Also, how do we, as an organization, understand where that line is and understand what kind of slack do we have? Because I think a lot of times in organizations, it's hard to see are we at 20% capacity, 200% capacity? It's hard to see because the more work you throw at people, unless you're getting pushback, it seems as if you still have more slack, more line you can pull.
Part of this is acknowledging that there is a systems level problem here where there's a lack of visibility into how overworked someone is and also, helping someone recognize hey, here's my boundary. We're over at. Now let's figure out a, how do we move that boundary back to where it needs to be so that I'm a positive contributor to this team and I can live my life [chuckles] in a happy way and also, how do we raise this in a way that the organization can see so that we can ultimately be more successful?”
If an organization is burning people out and making them feel overworked all the time, the work is not going to be successful. You care for people first and great people who are cared for then care for your projects and deliver great work.
JACOB: Yeah, and it’s like how can there'd be a health check for every person and what would that look like because I think if people are left to determine that for themselves, you can get really different conclusions from person.
ANDREW: That is a great question I don't know the answer to. [laughs] I've been thinking about this a lot recently.
My organization has a project health check where weekly, or bi-weekly, I can't remember, each project team talks about the different aspects of the work and whether, or not they're feeling well-supported, or if there are things external to the project that are getting in the way of project success. That gives you a data and interesting insights.
We also track our time and there is a way that we track our time that's flagged as support to the team. So that's where managers and people who are assisting in making big project decisions, those people track their time to that separate line. That's also interesting to look at because typically people ask for help after they already need it and the people that are close to the project can see that they need help. So if you're looking at the time tracking, usually a week, or two before something shows up on this project health tracker, you see a spike in hours in the kinds of support that people are providing to the project.
We have a lot of interesting data on the project health side of things, but it's really hard to collect data on the people part of this in a way that like makes people feel supported and it doesn't feel creepy. [chuckles] There's a whole aspect to this on whether, or not people feel comfortable reporting that they are feeling overworked and I haven't solved this problem. I'm curious if you all have ideas. [chuckles] I'd love to learn.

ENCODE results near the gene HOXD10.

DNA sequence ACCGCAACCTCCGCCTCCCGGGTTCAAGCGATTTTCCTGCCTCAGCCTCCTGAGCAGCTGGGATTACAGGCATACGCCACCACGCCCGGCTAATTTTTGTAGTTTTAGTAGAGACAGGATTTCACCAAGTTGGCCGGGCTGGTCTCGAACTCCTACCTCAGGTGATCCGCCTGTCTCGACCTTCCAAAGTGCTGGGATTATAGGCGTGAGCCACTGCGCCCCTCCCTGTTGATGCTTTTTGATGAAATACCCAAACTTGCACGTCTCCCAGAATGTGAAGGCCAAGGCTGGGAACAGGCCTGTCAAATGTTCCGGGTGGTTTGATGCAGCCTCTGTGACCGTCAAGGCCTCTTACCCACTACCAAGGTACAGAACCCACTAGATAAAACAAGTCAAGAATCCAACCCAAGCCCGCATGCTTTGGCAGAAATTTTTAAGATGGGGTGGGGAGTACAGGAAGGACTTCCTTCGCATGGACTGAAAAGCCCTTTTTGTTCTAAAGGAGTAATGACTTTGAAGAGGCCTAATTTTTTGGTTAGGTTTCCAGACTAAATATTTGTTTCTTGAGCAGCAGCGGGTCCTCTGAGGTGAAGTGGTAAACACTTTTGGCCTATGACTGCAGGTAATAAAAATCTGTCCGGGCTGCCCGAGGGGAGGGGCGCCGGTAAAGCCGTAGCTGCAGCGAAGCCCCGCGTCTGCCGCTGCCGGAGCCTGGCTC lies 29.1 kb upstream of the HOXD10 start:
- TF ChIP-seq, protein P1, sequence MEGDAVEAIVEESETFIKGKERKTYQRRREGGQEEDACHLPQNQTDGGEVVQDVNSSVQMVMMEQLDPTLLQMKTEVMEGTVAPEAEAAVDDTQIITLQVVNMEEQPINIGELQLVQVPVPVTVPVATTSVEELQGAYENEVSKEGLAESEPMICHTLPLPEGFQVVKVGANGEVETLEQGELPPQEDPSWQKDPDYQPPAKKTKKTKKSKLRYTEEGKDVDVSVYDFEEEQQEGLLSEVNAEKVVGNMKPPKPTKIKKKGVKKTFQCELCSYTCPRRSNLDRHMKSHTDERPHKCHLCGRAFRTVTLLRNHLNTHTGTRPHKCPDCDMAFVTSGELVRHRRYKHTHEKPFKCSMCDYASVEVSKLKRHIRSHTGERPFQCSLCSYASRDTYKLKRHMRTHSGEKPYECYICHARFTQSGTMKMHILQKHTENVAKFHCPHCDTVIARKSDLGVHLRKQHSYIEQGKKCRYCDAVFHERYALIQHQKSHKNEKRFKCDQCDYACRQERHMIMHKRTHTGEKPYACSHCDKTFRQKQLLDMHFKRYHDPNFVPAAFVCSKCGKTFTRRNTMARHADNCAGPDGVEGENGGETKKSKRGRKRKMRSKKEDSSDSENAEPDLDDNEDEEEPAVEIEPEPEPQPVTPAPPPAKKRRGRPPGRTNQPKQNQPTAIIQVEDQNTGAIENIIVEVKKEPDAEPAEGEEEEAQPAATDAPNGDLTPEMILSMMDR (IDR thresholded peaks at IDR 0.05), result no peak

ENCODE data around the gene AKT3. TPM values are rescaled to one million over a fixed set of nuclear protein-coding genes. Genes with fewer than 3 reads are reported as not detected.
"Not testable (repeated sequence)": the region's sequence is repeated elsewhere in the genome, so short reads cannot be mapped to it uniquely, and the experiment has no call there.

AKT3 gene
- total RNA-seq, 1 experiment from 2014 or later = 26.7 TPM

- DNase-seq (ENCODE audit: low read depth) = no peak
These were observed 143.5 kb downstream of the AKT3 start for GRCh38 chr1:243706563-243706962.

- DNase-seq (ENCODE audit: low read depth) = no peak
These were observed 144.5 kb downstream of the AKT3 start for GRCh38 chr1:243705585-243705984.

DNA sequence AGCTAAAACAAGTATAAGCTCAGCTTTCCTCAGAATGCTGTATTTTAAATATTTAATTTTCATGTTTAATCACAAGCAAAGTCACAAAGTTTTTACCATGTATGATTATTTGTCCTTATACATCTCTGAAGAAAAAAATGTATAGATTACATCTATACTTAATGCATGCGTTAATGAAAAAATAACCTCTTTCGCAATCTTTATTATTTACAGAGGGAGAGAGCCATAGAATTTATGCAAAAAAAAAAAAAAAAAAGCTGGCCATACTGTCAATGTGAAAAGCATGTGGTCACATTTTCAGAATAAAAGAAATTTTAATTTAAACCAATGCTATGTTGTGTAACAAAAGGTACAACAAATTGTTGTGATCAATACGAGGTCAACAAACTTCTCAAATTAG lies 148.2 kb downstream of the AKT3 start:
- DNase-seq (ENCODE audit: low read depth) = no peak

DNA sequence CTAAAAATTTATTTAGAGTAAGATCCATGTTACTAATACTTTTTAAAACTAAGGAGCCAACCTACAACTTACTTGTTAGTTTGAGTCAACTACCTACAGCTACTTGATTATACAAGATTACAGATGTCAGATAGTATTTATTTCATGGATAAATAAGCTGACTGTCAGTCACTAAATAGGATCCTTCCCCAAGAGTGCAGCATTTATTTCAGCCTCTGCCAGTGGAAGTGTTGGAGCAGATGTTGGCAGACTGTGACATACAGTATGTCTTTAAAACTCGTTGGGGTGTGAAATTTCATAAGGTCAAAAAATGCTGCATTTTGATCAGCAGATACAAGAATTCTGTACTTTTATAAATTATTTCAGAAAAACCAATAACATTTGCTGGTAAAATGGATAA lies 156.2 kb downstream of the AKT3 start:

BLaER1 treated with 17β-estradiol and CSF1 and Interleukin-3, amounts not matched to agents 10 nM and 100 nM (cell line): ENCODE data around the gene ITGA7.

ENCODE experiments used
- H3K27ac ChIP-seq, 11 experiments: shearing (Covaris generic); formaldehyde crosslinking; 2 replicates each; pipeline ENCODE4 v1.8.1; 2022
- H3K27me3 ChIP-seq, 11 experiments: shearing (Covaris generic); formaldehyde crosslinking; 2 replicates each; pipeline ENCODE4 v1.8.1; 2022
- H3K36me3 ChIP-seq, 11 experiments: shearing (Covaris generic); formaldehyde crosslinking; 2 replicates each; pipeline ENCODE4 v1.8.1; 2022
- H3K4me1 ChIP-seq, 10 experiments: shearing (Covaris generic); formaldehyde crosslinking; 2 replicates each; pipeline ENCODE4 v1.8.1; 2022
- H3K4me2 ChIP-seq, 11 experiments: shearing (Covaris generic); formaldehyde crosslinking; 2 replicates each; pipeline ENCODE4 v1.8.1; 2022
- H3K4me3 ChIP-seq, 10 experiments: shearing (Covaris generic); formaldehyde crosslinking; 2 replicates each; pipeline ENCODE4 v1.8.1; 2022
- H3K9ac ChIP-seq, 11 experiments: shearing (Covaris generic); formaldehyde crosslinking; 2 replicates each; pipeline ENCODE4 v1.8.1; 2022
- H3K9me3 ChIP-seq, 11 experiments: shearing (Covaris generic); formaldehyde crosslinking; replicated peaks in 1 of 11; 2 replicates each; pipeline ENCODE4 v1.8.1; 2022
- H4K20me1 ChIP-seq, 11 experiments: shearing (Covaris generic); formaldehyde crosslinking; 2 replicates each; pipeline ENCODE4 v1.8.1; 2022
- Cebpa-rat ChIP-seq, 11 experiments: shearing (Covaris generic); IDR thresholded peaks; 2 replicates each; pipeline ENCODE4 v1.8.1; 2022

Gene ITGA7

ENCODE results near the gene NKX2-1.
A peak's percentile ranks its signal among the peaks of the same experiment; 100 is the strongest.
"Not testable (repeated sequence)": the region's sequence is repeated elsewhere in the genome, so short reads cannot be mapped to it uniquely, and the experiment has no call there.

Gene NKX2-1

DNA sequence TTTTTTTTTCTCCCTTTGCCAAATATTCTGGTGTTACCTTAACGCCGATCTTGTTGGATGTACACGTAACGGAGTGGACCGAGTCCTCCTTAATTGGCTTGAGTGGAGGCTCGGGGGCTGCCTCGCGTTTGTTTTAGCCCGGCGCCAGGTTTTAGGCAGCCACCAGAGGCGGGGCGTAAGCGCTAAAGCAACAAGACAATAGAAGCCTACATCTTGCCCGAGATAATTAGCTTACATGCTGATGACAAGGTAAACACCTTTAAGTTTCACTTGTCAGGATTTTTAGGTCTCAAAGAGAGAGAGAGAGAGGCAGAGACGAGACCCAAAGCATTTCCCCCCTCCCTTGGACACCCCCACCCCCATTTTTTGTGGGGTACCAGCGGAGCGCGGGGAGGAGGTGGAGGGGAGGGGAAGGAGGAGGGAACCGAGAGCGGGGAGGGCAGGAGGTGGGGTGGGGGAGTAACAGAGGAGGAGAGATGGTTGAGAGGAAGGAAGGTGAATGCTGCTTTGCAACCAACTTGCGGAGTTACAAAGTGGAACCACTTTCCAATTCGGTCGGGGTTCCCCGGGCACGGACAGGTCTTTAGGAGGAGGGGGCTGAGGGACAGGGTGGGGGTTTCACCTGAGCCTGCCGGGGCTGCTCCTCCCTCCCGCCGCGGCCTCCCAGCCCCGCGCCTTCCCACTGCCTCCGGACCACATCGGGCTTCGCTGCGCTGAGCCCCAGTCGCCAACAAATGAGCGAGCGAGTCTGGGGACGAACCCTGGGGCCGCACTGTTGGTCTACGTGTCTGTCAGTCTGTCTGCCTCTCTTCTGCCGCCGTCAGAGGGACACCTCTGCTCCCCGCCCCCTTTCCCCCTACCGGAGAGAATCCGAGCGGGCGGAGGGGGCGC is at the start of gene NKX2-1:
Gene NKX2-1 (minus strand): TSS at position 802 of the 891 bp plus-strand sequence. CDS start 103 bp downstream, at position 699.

ARTY: One of the things I'm thinking about with burnout in particular is I don't think it's directly correlated to the volume of work you're doing. There's other aspects and dimensions of things that go into burnout.
So if I'm working on something that I'm really excited about, it can be difficult, it can be really challenging, it can be a huge amount of work, and yet as I work on it, as I get to the other side of that mountain I'm climbing, burnout isn't what I'm feeling like. It's a rush being able to accomplish something difficult and worthwhile as we don't necessarily burn out directly in correlation with working too many hours say, or something directly related to that.
The things I find that happen when people get burned out is when they lose their heart connection with what they're doing. When you love what you do, when you're excited about what you're working on, when you're engaged and connected to a sense of purpose with what you're doing, then we usually stay in a pretty good, healthy state. We’ve got to maintain not still keeping in someone in balance, but we're doing pretty okay.
Where I see developers usually burning out is there's some heart crushing aspect of things where people are disconnecting disengaging with what they're doing emotionally and they go into this mode of not caring anymore, not having those same compelling reasons to want to do those things and such that when that love connection dissipates, that work becomes too hard to maintain, to force yourself to do. So you start getting burnt out because you're forcing self yourself to do things that aren't an intrinsically motivated thing.
I feel like the types of things that we need to do are activities that encourage this sense of heart connection with our team, with our project, with our customers. We do need visibility into those things, but maybe conversations, or even just knowing that those things are important, making time to scheduling time to invest in those sorts of things. I'm curious your thoughts on that.
ANDREW: Yeah. Thank you for flagging that specifically. I think there's one thing that comes to mind for me is that is this work that you once loved that you no longer love? Like, is this something that you've connected with in the past and this really motivated you and now you're not motivated, I should say and if that's the case, what changed? I think brains are tricky and I think that we've all over the last pandemic, [chuckles] the current pandemic, I should say, the COVID pandemic is the one I'm referring to.